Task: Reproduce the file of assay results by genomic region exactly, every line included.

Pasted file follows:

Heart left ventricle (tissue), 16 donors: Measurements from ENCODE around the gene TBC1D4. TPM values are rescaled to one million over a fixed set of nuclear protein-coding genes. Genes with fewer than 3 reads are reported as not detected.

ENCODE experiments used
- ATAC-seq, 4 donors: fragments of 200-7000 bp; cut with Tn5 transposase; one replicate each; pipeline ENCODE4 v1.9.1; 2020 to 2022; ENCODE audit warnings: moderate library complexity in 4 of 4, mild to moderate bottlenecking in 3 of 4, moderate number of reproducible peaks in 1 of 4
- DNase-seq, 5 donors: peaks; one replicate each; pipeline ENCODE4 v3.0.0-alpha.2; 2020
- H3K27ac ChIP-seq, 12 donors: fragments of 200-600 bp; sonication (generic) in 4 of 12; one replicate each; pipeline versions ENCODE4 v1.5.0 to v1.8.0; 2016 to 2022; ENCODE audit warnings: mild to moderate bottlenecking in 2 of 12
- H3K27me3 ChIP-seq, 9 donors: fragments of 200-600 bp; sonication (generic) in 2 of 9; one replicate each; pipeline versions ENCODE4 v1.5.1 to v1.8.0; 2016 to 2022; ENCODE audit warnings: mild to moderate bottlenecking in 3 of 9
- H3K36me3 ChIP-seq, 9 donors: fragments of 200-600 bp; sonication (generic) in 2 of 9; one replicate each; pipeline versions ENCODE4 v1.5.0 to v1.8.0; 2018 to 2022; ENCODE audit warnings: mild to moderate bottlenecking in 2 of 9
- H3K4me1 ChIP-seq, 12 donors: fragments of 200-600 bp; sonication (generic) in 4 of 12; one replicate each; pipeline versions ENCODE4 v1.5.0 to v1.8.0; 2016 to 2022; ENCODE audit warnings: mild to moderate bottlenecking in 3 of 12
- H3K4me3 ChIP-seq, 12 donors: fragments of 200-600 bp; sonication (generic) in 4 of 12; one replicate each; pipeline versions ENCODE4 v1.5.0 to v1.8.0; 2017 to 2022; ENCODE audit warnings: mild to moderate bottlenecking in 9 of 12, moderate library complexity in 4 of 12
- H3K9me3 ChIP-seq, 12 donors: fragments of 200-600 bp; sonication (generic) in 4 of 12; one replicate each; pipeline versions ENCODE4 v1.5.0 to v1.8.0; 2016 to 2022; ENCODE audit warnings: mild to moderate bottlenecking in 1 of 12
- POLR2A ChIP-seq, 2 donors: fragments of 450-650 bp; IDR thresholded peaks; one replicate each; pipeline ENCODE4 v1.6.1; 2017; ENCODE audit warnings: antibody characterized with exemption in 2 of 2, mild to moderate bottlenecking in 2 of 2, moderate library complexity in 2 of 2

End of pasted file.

Heart left ventricle (tissue), 16 donors: Measurements from ENCODE around the gene TBC1D4. TPM values are rescaled to one million over a fixed set of nuclear protein-coding genes. Genes with fewer than 3 reads are reported as not detected.

ENCODE experiments used
- ATAC-seq, 4 donors: fragments of 200-7000 bp; cut with Tn5 transposase; one replicate each; pipeline ENCODE4 v1.9.1; 2020 to 2022; ENCODE audit warnings: moderate library complexity in 4 of 4, mild to moderate bottlenecking in 3 of 4, moderate number of reproducible peaks in 1 of 4
- DNase-seq, 5 donors: peaks; one replicate each; pipeline ENCODE4 v3.0.0-alpha.2; 2020
- H3K27ac ChIP-seq, 12 donors: fragments of 200-600 bp; sonication (generic) in 4 of 12; one replicate each; pipeline versions ENCODE4 v1.5.0 to v1.8.0; 2016 to 2022; ENCODE audit warnings: mild to moderate bottlenecking in 2 of 12
- H3K27me3 ChIP-seq, 9 donors: fragments of 200-600 bp; sonication (generic) in 2 of 9; one replicate each; pipeline versions ENCODE4 v1.5.1 to v1.8.0; 2016 to 2022; ENCODE audit warnings: mild to moderate bottlenecking in 3 of 9
- H3K36me3 ChIP-seq, 9 donors: fragments of 200-600 bp; sonication (generic) in 2 of 9; one replicate each; pipeline versions ENCODE4 v1.5.0 to v1.8.0; 2018 to 2022; ENCODE audit warnings: mild to moderate bottlenecking in 2 of 9
- H3K4me1 ChIP-seq, 12 donors: fragments of 200-600 bp; sonication (generic) in 4 of 12; one replicate each; pipeline versions ENCODE4 v1.5.0 to v1.8.0; 2016 to 2022; ENCODE audit warnings: mild to moderate bottlenecking in 3 of 12
- H3K4me3 ChIP-seq, 12 donors: fragments of 200-600 bp; sonication (generic) in 4 of 12; one replicate each; pipeline versions ENCODE4 v1.5.0 to v1.8.0; 2017 to 2022; ENCODE audit warnings: mild to moderate bottlenecking in 9 of 12, moderate library complexity in 4 of 12
- H3K9me3 ChIP-seq, 12 donors: fragments of 200-600 bp; sonication (generic) in 4 of 12; one replicate each; pipeline versions ENCODE4 v1.5.0 to v1.8.0; 2016 to 2022; ENCODE audit warnings: mild to moderate bottlenecking in 1 of 12
- POLR2A ChIP-seq, 2 donors: fragments of 450-650 bp; IDR thresholded peaks; one replicate each; pipeline ENCODE4 v1.6.1; 2017; ENCODE audit warnings: antibody characterized with exemption in 2 of 2, mild to moderate bottlenecking in 2 of 2, moderate library complexity in 2 of 2